We are all very interested in your methods - so here’s a challenge to you.
Do one of the following:
(a) Outline your methods/princliples in a progression format as charlie has done for each of his components (ie. short to long for sprinting, or his jump progression from box jumps all the way up to repeated plyos that he uses and has discussed in the past). This is what you suggested you wanted to do in the other thread.
(b) Take a hypothetical athlete, his sport, list his height, weight, lift numbers etc and a general progression on how he has been trained in the past. Then outline a week long microcyle on how you would train him. List any weaknesses (constraints) and how you would address them in the training. We can then question you to help us understand why you do what you do.
Please do not use the excuse that it is too complicated, as you obviously have the time to make multiple posts on this site.
When I was in university playing football, we had what was called ‘calling bullshit.’ After a wild party or a good night out, players would come back to the lockerroom and tell their stories. A lot of them were often too good to be true, so in that situation, so someone would say ‘I call bullshit.’ The player would then be forced to back up his story - or be mocked mercilessly by his teammates for some time.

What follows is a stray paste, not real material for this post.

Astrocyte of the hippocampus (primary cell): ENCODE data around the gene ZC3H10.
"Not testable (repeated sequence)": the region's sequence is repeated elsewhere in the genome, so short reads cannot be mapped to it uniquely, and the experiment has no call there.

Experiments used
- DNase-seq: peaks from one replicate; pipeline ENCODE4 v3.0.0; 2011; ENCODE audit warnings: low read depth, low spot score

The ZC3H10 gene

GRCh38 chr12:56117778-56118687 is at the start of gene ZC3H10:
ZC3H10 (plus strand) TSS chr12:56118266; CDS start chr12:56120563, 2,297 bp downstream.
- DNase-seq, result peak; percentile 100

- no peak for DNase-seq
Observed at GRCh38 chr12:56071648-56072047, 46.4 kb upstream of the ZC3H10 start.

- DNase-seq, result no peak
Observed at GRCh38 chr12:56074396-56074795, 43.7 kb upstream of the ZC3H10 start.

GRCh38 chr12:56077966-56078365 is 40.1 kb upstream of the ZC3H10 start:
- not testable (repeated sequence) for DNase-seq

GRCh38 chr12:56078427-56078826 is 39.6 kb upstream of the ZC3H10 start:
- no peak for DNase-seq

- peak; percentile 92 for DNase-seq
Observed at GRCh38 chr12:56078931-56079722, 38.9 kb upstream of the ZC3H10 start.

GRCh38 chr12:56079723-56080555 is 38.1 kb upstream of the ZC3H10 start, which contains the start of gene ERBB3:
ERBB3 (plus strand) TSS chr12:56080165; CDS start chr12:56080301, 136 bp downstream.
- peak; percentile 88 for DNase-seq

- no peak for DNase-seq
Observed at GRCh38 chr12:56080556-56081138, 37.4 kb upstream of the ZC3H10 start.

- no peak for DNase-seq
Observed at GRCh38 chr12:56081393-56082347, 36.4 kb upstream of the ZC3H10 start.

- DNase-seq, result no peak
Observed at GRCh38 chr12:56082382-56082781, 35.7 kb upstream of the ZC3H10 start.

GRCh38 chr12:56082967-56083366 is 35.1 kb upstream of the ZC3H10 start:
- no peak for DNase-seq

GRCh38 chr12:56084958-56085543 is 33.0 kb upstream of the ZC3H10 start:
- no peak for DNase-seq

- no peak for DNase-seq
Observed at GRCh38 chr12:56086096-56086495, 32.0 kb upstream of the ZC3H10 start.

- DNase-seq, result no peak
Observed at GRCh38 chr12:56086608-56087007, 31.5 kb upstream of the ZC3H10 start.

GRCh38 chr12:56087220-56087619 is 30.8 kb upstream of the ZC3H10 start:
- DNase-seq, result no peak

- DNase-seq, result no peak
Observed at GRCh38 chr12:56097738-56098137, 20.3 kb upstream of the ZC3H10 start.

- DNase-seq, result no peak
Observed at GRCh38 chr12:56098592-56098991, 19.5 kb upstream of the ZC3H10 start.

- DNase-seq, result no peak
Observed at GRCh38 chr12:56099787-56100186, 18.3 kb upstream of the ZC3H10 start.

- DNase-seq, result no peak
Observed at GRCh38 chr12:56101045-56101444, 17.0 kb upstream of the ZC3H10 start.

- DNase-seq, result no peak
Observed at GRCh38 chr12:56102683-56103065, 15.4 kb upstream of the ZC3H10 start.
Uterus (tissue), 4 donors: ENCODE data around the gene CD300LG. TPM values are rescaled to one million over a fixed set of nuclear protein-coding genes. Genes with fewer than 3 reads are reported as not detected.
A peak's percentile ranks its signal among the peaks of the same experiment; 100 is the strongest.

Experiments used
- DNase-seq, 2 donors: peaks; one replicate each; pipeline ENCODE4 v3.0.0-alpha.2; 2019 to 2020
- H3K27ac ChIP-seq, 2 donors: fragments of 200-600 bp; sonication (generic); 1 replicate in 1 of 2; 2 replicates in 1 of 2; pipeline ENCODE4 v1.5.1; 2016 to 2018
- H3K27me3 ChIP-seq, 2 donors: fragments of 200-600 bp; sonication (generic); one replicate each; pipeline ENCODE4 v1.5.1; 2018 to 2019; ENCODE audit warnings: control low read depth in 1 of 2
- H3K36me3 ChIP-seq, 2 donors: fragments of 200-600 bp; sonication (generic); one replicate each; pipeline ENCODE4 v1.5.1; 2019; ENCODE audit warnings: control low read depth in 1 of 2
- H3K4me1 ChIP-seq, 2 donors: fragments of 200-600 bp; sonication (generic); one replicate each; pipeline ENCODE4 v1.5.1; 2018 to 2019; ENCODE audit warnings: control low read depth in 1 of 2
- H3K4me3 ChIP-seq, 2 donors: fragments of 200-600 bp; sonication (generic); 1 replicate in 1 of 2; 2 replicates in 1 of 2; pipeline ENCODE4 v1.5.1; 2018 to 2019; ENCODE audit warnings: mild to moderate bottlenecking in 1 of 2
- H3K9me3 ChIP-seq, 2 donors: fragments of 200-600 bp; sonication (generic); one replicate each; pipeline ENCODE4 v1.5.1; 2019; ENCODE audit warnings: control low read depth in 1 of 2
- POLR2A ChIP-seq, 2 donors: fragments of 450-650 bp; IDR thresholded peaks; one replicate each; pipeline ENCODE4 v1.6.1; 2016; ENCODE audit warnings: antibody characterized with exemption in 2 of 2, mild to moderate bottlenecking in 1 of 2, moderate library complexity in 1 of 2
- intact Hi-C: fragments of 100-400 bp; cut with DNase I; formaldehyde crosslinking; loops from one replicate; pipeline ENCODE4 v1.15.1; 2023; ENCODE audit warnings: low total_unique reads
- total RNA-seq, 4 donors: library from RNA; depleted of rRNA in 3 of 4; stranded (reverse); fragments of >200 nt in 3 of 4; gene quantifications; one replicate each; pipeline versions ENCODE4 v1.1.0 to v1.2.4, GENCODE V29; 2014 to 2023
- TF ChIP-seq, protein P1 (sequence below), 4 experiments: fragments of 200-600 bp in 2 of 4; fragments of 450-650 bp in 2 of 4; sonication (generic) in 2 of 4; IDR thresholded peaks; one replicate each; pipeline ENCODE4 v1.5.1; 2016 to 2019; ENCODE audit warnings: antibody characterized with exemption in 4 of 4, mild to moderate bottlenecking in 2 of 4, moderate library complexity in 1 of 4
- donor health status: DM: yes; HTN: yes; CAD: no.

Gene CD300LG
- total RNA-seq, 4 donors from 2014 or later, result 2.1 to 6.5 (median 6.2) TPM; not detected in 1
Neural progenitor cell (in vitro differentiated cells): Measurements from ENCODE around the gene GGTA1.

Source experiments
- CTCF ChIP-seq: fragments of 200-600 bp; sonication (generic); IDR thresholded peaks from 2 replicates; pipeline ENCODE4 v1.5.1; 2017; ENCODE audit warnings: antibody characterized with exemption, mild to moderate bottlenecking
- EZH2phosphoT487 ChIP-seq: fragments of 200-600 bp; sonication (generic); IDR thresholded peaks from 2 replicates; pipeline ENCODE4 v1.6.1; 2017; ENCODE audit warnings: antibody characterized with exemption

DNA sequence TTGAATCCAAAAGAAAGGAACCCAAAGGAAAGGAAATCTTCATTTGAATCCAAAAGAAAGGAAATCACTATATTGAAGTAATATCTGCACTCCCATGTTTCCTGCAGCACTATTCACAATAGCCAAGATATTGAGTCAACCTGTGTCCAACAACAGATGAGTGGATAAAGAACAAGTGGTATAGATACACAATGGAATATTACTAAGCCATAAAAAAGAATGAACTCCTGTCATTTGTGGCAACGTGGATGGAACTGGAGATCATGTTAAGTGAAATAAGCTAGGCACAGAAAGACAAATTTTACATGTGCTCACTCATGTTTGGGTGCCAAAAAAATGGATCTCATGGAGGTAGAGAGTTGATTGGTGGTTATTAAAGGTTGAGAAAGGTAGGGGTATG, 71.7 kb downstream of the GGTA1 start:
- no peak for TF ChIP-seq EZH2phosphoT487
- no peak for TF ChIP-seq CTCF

It seems like a lot of people on this board are calling ‘bullshit’ on you right now. So now its time to demonstrate you knowledge.
Please don’t take this the wrong way, as we would really like to know what you have to offer.
SVass - the great thing about the internet is that you never really know who is behind a name on these forums. James Colbert could be a credible, middle-aged coach, or a 15 year-old boy from middle-class suburbia
Either way, I look forward to seeing how Mr. Colbert steps up to meet the challenge.
I think the main issue is the transition from an “off season” team programs of short duration, which will usually consist mostly of a weight program, to a longer term speed program which must include all componants. this is the trick.